We all know that the large national house builders want to minimise risk and maximise profits, which, on being interpreted, means that they are lazy and greedy. They are not going to innovate unless they are required to do so. It has been suggested to me that we need a return to code 6 for sustainable homes. That gave us targets for achieving carbon neutrality in house building. Just as with the transition from oil and gas, the time to reform the building regulations is now. We are trying to build a lot of houses, so now is the time to raise the standards.
Everybody knows that retrofitting is more costly, so this is the moment to raise the quality of the housing stock for the next 100 years. We are in danger of making exactly the same mistake that was made after world war two, when a lot of prefabricated buildings were built. If we are going to build a lot, we need to build high-quality buildings for the long term, not the slums of the future. I suggest to the Minister that she organises a seminar for the national house builders and experts in the field to educate them. Will she write to or meet her colleague, the Minister for Housing, Dominic Raab, to persuade him that he needs to incorporate the changes into the building regulations? He is going to make big changes to the building regulations, so he may as well do a proper, comprehensive job.
I congratulate Helen Goodman on securing this debate. On the issue of asking the Minister to try to convene a seminar, does she agree that in doing that, it would be an idea to have mapped out the most productive areas and the likely benefit to be derived? That would act as a harbinger for extracting the maximum amount of benefit for the minimum amount of input.
The hon. Gentleman is absolutely right. We need two maps. We need the map of the geological possibilities and the map of the former coalfields. The Coal Authority has done a lot of work on that. I am sure it has shared that with the Department for Business, Energy and Industrial Strategy, but we need to give these things more currency than they have at the moment. It is also important that we have a national scheme. We do not want a system where builders are required to explore the possibility in, for the sake of argument, Derbyshire, but not in Norfolk. That will mean that they are encouraged to go and build in Norfolk, but not in Derbyshire. That is why we need a national approach. We need to go beyond a strategy to having a plan.
It is a pleasure to serve under your chairmanship, Mr Evans. I congratulate Helen Goodman on bringing forward this important debate. She brings incredible energy and enthusiasm to any subject matter, whether it is here in Westminster Hall or the Chamber, and I thank her for that.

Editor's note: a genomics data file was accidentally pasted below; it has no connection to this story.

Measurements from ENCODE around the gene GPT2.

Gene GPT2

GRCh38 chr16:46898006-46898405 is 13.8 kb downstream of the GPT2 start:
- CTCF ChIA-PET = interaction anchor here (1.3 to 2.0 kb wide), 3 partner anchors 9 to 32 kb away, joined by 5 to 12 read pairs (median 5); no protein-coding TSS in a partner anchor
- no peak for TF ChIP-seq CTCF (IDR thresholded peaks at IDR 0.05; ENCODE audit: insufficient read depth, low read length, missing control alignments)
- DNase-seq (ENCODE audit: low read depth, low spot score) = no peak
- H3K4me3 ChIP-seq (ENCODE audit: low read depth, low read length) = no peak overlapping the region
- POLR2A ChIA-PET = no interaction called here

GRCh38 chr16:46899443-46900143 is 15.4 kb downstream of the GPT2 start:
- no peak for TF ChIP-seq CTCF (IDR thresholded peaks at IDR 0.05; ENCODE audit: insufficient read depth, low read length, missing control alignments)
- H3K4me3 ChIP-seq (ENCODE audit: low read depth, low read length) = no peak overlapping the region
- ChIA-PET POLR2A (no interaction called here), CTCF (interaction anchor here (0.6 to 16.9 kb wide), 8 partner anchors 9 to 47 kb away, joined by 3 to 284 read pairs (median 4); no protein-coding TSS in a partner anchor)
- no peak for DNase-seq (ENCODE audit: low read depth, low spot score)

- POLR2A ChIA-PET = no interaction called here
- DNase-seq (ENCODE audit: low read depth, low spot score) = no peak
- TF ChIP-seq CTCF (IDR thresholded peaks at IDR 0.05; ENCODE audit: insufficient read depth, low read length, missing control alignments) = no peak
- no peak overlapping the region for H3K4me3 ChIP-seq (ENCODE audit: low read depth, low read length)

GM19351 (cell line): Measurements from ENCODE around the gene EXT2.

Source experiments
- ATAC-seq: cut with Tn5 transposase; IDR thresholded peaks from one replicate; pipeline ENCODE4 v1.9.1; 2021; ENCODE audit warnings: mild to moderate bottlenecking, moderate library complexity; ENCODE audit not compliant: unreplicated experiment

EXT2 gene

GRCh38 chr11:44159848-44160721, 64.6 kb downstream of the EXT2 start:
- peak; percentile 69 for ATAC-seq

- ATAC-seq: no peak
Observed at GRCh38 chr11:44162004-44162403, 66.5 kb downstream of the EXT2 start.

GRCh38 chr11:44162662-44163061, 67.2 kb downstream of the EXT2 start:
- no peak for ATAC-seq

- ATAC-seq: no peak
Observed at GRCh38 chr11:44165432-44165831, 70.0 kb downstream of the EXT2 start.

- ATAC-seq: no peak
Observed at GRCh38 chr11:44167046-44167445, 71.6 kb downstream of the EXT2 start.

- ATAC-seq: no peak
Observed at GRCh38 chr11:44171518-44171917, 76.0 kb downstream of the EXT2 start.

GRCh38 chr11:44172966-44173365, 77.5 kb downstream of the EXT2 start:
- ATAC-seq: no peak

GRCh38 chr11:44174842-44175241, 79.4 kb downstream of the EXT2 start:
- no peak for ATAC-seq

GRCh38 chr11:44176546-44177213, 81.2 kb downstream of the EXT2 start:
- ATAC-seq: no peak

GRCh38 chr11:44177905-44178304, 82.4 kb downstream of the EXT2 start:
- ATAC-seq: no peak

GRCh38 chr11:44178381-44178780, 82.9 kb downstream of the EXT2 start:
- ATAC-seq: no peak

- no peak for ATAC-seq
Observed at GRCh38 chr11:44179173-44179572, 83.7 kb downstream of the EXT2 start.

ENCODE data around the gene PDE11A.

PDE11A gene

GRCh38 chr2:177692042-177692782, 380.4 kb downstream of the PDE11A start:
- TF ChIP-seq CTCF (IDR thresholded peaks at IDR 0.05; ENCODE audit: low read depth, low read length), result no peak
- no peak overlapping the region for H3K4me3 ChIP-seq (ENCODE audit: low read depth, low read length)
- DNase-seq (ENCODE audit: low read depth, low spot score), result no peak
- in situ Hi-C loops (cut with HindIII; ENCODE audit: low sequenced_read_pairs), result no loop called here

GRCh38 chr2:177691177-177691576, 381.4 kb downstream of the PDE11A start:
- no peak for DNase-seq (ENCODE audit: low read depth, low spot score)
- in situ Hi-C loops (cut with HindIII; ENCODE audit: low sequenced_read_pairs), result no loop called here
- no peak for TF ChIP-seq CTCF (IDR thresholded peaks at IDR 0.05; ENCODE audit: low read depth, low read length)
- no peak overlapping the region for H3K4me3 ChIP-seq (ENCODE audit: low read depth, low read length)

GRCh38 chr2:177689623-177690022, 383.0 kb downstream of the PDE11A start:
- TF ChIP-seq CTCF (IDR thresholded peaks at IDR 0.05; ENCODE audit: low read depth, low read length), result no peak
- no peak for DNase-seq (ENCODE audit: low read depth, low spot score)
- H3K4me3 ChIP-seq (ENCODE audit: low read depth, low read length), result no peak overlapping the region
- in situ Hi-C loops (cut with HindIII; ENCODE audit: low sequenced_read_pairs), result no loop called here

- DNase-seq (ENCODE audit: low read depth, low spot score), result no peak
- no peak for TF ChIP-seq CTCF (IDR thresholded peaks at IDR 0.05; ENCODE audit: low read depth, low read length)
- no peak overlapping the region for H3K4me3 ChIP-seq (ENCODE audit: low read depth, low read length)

To digress slightly, hailing from Strangford and having lived there for all but four years of my life, my initial interest in this subject began with the sight of the UK’s first SeaGen tide turbine, which harnessed nature’s resources. The hon. Member for Bishop Auckland referred to that with regard to geothermal resources, but in a passing way I want to explain why the first SeaGen tide turbine was interesting to me. I live on the edge of Strangford lough. At the entrance of the lough, at the narrows, the tides rush with an almost nervous but very strong force. The SeaGen project was able to harness that energy. My interest in that came about when I was wearing my former hat, a long time ago, on Ards and North Down Borough Council.
The world’s first commercial-scale tidal turbine was commissioned in Northern Ireland’s Strangford lough in July 2008. The project had two 600 kW turbines and required a total investment of £12 million. The energy produced equalled the power required by 1,500 households annually. That milestone indicated the completion of the demonstration phase of the project. We recognised that if natural resources were there, we could generate energy from them.
The subject of today’s debate—geothermal resources—is clearly slightly different, but the SeaGen project, right on my doorstep, gave me a real interest in this area. I was, and am, passionate about that project because I saw its potential. That interest led me to enjoy the research for today’s debate and learning that in Iceland—some hon. Members have intervened along these lines—geothermal energy provides around two-thirds of the country’s primary energy demand. I am not sure about running a pipe from Iceland to here, or whatever the proposal may be. Nothing in this world is impossible, but whether it is cost effective is the issue. However, Iceland’s achievement is incredible and less reliance on fossil fuels can be only a good thing.